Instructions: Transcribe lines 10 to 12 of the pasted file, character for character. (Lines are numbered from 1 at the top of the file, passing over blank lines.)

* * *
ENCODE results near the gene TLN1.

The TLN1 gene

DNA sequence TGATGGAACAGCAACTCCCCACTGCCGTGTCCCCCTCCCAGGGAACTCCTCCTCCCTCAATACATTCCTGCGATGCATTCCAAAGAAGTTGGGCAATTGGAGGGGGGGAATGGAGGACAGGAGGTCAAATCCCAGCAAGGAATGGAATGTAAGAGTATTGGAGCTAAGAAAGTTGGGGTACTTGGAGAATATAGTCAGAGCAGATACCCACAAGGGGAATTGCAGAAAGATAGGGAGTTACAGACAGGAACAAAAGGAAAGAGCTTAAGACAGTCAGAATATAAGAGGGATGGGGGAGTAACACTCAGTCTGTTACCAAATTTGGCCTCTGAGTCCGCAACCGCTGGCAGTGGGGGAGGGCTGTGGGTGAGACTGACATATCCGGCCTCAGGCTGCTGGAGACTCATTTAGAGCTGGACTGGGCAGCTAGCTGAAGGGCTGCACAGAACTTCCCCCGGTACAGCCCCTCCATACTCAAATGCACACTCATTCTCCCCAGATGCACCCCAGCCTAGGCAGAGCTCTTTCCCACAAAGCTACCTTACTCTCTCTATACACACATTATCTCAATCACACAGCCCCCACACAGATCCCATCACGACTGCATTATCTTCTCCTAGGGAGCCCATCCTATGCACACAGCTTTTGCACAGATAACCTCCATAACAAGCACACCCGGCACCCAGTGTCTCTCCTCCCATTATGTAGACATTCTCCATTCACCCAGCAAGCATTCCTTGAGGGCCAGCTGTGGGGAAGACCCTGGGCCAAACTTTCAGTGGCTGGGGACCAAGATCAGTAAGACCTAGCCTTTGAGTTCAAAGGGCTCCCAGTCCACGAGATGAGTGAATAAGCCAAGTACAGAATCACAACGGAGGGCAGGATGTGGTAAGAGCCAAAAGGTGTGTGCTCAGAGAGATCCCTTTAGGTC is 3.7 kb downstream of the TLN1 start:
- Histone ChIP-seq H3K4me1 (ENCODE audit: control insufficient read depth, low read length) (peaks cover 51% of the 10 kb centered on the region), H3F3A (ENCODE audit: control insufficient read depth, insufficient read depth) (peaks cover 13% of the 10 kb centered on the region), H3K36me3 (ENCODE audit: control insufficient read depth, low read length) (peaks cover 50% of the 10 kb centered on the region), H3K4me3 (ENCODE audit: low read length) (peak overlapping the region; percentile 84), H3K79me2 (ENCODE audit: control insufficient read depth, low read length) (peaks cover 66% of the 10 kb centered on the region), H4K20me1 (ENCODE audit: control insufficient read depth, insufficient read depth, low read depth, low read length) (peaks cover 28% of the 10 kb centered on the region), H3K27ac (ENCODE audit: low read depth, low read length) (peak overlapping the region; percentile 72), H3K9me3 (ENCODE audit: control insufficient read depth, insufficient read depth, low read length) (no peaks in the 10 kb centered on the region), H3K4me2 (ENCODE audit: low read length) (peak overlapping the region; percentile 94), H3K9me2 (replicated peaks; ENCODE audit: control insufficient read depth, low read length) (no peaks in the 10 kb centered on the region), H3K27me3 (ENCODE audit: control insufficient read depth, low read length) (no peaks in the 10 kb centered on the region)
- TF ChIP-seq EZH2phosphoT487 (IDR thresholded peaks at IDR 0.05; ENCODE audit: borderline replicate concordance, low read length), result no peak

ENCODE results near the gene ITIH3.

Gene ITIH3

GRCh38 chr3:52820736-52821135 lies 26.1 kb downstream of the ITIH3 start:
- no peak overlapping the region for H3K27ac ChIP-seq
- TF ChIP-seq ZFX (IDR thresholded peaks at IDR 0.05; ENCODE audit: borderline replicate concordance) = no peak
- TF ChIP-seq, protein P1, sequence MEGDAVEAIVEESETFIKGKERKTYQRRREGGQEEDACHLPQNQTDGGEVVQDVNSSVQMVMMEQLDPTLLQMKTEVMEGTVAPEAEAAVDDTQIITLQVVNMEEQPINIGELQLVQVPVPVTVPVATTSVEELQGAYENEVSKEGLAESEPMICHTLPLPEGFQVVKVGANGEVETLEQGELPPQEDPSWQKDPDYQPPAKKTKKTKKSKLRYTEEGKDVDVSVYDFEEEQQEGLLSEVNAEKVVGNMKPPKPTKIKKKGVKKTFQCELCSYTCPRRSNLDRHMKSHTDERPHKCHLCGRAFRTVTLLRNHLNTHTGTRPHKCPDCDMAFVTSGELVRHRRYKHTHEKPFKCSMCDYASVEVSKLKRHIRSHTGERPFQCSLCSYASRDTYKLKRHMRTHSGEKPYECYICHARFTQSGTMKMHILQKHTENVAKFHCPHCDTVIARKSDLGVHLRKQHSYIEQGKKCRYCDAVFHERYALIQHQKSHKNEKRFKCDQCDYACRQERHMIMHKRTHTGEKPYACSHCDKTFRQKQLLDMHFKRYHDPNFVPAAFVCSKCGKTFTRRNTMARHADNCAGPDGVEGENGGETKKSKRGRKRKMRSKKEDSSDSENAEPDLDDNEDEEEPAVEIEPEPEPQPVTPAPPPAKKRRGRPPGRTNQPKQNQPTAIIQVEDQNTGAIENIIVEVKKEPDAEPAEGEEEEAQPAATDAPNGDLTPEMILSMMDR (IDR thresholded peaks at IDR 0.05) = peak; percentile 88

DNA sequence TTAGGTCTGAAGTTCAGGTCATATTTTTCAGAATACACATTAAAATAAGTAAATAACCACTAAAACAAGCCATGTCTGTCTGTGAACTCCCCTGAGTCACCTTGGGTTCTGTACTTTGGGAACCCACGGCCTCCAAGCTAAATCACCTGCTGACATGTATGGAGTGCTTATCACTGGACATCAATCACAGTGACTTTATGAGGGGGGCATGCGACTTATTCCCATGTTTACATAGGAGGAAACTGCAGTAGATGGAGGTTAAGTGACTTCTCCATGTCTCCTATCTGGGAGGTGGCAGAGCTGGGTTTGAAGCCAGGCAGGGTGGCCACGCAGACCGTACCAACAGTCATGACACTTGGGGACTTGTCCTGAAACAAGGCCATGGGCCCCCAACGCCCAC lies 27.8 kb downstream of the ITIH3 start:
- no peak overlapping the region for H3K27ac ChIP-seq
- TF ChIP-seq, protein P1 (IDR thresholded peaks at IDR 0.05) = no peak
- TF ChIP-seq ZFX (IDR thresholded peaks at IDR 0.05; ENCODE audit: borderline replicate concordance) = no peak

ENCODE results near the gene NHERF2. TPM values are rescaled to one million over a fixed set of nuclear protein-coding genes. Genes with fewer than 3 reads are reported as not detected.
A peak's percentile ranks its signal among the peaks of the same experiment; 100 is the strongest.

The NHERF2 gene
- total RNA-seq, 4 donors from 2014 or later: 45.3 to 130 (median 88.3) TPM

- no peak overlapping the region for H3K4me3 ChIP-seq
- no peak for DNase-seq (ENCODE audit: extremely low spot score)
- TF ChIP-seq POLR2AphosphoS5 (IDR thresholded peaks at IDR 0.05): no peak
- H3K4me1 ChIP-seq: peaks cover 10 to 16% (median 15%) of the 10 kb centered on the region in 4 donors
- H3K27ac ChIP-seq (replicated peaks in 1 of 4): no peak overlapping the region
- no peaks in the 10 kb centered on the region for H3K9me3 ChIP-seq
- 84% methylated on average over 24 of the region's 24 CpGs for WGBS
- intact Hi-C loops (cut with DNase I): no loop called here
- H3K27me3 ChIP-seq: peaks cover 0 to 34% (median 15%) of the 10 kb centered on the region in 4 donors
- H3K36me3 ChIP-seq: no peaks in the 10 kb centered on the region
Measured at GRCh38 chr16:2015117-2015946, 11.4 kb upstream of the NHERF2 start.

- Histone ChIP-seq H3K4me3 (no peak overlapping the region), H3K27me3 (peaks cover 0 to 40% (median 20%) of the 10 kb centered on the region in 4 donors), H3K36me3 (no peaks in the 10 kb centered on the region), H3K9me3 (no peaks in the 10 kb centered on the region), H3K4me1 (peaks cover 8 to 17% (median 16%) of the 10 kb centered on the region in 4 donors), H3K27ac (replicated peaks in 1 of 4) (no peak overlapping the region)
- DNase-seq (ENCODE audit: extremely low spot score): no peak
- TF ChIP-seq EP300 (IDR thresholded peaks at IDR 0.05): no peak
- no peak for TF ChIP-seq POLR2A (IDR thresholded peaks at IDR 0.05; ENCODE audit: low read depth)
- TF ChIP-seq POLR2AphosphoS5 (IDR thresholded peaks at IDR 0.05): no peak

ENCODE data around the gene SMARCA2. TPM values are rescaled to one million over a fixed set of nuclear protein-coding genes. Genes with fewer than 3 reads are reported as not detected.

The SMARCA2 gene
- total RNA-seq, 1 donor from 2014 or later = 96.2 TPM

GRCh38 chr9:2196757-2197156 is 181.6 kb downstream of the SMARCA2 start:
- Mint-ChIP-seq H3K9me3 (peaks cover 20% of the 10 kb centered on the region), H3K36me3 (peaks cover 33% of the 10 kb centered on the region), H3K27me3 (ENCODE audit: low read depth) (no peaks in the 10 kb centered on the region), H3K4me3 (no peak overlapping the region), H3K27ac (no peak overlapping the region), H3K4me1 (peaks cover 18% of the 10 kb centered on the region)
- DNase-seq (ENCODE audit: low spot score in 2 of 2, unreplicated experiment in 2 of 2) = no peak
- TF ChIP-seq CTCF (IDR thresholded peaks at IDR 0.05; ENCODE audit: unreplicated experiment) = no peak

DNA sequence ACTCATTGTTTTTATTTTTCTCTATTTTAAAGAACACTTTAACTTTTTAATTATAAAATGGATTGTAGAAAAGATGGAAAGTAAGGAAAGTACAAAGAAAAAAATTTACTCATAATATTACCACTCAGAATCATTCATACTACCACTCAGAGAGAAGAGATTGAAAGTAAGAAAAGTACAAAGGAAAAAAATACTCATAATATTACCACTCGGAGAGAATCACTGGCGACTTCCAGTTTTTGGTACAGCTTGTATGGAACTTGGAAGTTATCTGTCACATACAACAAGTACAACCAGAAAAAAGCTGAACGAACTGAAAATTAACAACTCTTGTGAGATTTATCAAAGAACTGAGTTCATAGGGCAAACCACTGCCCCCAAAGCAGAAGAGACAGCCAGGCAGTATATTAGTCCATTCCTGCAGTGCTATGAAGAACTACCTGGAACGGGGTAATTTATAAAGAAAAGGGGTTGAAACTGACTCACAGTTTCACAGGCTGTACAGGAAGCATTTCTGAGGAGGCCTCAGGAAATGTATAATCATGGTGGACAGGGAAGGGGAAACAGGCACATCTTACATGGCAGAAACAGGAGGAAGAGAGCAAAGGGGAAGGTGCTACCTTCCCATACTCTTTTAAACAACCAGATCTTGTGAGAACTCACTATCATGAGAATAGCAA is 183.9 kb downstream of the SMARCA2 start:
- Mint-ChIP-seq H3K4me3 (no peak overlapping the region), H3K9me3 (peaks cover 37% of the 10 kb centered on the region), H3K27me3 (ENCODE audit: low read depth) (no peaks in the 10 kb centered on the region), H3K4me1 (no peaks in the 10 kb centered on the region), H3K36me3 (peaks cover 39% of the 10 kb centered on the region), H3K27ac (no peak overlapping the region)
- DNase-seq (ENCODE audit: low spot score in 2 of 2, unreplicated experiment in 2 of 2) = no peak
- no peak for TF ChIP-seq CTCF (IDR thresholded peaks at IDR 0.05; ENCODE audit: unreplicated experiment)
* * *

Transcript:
- TF ChIP-seq ZFX (IDR thresholded peaks at IDR 0.05; ENCODE audit: borderline replicate concordance) = no peak
- TF ChIP-seq, protein P1, sequence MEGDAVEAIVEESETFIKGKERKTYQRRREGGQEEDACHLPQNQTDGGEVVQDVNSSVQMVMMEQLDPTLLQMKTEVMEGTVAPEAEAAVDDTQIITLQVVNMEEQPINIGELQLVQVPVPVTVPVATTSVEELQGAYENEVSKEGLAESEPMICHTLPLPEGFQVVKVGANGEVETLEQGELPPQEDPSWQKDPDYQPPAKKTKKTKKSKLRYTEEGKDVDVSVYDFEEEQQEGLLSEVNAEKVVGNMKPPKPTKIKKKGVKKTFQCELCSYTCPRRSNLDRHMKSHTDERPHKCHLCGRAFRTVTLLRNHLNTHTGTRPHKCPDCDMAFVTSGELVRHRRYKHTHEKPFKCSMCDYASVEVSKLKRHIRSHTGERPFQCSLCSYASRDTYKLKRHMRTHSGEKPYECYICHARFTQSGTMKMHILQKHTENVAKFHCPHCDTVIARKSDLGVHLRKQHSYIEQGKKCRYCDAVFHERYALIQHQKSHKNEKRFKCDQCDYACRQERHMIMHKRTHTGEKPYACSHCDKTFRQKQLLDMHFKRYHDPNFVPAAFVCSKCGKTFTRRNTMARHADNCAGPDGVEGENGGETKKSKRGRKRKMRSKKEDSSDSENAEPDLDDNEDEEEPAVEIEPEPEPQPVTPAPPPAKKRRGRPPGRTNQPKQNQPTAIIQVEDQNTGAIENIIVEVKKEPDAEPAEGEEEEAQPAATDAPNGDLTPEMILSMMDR (IDR thresholded peaks at IDR 0.05) = peak; percentile 88

DNA sequence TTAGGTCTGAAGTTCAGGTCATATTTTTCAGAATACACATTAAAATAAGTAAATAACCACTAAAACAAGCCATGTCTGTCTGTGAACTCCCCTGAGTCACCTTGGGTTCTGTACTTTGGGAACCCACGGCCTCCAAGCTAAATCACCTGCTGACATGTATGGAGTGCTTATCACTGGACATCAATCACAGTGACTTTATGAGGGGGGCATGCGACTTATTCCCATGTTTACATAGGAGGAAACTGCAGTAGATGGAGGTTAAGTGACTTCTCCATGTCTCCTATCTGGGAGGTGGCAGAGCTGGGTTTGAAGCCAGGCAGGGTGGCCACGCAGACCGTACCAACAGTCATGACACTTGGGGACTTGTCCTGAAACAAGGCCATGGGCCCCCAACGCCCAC lies 27.8 kb downstream of the ITIH3 start: